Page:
I have been thinking a lot about the basics of the Christian faith, and how difficult it is to understand them if you were not raised in the Christian culture--since it's not synonymous with the American culture any more--and how "Christianese" practically deserves it's own dictionary. I was in a study the other day where we were throwing around phrases and buzzwords that, to those of us raised in Sunday School, meant an enormous amount. There were centuries of philosophy and theology and church history foundational to the terms we used--terms like "reformed" or "blessed," or phrases like "Walk with God" or "come to Jesus."

I've spent 24 years learning God's Word and church history and theology and philosophy...and I know I've just scratched the surface of understanding virtues like joy, patience, kindness; I've hardly a notion what "love" really is; and even though I know Phillipians 4:13 by heart, I still don't act like I truly believe that "I can do all things through Christ who strengthens me."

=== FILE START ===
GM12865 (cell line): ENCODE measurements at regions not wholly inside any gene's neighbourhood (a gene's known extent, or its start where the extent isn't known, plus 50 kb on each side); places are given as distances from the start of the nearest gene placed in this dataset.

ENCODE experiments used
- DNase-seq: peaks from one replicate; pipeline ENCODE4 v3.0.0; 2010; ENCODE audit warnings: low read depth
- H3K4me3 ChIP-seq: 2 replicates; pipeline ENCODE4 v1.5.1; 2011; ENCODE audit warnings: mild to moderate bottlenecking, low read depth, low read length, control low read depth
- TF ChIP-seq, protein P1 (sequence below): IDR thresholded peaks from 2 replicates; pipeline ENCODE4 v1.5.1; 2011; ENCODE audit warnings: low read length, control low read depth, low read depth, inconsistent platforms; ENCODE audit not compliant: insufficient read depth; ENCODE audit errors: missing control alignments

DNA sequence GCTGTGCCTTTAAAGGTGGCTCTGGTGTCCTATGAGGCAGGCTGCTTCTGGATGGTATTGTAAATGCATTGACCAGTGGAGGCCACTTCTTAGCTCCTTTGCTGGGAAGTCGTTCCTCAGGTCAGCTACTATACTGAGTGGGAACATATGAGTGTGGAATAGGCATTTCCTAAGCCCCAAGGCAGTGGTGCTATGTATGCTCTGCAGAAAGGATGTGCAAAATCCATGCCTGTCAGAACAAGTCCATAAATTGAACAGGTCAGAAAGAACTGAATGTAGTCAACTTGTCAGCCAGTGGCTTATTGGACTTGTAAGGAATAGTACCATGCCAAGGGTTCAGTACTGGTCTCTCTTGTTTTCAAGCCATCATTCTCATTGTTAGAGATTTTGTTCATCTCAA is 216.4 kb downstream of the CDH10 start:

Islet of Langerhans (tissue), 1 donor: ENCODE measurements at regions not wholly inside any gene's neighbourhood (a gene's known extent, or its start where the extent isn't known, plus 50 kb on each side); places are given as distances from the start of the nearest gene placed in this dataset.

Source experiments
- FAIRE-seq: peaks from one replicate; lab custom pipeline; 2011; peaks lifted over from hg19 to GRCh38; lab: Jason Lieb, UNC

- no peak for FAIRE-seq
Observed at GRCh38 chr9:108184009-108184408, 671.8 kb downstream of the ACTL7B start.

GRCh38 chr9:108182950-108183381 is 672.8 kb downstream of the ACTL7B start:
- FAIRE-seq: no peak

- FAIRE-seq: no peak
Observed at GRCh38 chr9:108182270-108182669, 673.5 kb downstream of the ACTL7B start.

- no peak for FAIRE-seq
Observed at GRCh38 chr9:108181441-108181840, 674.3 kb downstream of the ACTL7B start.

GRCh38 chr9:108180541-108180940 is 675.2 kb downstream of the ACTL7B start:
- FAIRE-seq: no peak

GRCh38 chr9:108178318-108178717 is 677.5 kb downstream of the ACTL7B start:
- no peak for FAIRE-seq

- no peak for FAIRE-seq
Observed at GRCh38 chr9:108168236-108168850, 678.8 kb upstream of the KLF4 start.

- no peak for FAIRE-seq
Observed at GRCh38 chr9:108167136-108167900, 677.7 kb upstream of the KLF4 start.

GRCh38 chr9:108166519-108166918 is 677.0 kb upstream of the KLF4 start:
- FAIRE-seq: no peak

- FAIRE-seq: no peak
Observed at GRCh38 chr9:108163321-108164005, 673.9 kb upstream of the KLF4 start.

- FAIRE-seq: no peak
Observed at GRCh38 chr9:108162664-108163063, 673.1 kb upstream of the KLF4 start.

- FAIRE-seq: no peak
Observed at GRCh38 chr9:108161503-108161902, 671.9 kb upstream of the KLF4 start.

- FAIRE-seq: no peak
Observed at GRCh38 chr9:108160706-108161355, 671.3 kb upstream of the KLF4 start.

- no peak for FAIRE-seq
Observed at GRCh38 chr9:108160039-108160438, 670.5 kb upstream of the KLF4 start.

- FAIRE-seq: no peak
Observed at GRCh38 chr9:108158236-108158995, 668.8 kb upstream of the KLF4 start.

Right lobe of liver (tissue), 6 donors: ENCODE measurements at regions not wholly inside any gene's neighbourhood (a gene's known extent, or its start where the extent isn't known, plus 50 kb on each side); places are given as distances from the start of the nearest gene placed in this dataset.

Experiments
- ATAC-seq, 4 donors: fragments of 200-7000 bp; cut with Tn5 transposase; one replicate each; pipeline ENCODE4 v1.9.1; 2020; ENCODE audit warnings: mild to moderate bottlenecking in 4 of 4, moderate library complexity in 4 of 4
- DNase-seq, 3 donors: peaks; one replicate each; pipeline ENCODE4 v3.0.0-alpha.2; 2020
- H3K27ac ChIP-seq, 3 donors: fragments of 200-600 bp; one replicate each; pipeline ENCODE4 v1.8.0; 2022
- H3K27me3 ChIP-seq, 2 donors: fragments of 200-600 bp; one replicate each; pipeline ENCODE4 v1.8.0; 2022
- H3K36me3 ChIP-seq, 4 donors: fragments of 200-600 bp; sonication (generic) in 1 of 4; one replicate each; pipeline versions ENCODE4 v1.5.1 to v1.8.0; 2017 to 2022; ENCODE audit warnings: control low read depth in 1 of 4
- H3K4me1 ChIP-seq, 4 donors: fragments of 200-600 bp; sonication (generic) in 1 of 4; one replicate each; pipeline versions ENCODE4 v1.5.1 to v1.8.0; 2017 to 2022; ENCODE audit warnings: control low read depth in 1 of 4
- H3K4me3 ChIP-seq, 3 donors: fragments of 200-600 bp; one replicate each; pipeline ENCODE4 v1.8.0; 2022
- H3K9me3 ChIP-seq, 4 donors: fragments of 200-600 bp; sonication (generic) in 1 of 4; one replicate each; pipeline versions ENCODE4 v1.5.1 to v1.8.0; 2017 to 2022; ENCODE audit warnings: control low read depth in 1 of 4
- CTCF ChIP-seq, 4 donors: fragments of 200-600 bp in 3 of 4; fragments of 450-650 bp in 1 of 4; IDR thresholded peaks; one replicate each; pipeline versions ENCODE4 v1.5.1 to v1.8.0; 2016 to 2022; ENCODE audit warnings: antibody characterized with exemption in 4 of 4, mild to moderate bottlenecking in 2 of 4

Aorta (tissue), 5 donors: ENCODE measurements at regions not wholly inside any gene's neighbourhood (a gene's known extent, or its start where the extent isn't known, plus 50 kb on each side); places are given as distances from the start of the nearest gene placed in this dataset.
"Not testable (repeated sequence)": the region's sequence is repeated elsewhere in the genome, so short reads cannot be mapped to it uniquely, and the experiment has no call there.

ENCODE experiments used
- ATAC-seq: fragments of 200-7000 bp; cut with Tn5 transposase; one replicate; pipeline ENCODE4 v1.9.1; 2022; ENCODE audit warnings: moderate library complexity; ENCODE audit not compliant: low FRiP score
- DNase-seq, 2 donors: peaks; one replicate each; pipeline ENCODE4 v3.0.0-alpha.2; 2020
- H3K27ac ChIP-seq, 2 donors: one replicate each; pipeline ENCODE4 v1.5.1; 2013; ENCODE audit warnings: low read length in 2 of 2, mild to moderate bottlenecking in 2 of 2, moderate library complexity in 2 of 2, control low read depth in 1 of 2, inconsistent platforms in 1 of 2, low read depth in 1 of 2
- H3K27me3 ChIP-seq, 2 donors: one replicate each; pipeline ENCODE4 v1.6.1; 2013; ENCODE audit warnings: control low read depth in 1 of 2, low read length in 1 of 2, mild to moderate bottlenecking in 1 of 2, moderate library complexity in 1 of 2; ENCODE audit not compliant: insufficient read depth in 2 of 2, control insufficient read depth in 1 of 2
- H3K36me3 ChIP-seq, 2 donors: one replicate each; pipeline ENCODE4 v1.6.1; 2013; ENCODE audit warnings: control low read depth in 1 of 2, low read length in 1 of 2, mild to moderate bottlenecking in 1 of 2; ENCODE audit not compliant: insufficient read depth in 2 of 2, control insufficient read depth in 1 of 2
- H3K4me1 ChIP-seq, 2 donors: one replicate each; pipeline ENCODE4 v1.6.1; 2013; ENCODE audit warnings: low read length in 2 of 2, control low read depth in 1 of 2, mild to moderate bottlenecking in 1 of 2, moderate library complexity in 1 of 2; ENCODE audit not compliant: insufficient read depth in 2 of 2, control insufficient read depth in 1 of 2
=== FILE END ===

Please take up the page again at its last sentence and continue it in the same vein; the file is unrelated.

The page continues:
Which brings me to this realization. When we lead people to Christ (another Christianese phrase), how do we "bring them up to speed" as it were? Not that I am so mature in my faith--I try to be and hope to be and seek to understand God and to grow in Him--but there are so many terms and verses and stories that build up the Christian culture, beyond the pure theology of Christianity. Do we even provide that for new converts?

Hopefully, we do. Some churches have new member's/new Christian's classes that go through the basics of Christianity, explaining prayer, faith, salvation, the trinity...all the important basics. But what about people who get saved outside of those churches? Those who actually get up the gumption to go out and share the gospel and (praise the Lord) bring someone to know you follow up with that person or just hope that they find someone else to tend the seed that you watered? (More Christianese!)